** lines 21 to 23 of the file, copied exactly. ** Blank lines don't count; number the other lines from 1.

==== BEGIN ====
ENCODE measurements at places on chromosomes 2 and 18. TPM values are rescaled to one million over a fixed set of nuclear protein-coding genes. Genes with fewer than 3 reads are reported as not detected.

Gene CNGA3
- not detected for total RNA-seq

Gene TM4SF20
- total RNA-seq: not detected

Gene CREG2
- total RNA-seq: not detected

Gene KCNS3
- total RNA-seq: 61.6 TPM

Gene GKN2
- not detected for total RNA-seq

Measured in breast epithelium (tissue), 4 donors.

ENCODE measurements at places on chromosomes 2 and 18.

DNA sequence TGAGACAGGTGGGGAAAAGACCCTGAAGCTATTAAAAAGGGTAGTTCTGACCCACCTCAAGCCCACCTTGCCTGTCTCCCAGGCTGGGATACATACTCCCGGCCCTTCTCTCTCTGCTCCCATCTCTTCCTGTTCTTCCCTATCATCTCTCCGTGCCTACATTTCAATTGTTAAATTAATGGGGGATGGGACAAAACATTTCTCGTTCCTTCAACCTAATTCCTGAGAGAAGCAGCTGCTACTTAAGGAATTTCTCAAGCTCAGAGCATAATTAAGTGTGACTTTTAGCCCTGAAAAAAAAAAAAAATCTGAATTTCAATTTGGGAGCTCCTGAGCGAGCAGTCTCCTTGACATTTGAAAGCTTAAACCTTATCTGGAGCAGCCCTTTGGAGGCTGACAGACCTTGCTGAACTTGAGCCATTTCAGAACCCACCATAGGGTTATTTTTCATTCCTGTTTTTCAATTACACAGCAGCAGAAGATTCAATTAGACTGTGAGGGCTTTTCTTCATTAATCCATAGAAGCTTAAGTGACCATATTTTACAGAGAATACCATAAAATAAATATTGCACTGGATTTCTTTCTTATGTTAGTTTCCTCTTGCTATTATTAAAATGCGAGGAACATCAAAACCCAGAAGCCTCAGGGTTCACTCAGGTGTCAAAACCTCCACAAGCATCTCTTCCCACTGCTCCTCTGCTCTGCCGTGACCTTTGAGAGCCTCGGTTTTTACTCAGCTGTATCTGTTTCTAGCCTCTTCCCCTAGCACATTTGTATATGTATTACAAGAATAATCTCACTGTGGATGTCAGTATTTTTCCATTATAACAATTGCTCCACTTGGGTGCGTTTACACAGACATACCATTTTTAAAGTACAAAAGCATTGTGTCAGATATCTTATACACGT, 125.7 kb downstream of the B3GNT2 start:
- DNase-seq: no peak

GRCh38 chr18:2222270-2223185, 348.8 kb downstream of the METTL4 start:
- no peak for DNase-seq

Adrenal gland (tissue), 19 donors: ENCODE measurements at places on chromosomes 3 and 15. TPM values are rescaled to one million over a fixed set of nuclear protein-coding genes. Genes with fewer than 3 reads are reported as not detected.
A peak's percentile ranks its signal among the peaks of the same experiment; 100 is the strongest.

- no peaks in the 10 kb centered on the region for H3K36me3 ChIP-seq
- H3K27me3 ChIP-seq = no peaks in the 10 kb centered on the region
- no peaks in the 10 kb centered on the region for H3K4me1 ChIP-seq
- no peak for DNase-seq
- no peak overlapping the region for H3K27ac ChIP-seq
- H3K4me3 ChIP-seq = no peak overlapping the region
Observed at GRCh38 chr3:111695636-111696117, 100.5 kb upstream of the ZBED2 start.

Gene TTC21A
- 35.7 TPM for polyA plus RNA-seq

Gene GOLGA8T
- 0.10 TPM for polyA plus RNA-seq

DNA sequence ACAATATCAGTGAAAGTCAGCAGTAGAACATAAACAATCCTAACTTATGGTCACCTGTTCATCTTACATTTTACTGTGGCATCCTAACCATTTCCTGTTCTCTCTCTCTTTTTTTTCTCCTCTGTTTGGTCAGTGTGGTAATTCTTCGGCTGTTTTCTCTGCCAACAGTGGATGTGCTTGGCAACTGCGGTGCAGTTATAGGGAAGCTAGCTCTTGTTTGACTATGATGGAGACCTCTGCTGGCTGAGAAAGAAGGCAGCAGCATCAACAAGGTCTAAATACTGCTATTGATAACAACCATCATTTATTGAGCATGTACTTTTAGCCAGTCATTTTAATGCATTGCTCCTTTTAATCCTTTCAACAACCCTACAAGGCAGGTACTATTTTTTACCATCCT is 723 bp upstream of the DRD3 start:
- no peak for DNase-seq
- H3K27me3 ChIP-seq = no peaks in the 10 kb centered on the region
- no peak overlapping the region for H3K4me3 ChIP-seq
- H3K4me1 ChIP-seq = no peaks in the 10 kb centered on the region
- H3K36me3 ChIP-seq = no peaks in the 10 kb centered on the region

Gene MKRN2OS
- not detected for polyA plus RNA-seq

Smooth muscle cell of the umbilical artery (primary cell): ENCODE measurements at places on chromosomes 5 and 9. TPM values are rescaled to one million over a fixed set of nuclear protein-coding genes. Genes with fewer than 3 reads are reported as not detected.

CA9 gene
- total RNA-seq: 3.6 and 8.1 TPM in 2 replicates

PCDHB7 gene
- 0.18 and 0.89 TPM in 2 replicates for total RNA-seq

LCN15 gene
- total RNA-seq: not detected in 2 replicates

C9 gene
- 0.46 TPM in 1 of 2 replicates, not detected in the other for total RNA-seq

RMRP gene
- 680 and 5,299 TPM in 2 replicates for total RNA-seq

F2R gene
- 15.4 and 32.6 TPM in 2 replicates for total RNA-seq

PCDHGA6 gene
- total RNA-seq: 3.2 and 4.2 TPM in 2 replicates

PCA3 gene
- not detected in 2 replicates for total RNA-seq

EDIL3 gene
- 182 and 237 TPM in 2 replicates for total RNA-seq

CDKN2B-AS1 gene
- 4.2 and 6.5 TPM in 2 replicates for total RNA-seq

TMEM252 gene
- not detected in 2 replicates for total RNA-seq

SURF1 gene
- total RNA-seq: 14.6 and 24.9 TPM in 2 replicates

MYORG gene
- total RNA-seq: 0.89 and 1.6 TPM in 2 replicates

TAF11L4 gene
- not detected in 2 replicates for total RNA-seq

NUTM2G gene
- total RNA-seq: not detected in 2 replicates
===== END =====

- H3K27me3 ChIP-seq = no peaks in the 10 kb centered on the region
- no peaks in the 10 kb centered on the region for H3K4me1 ChIP-seq
- no peak for DNase-seq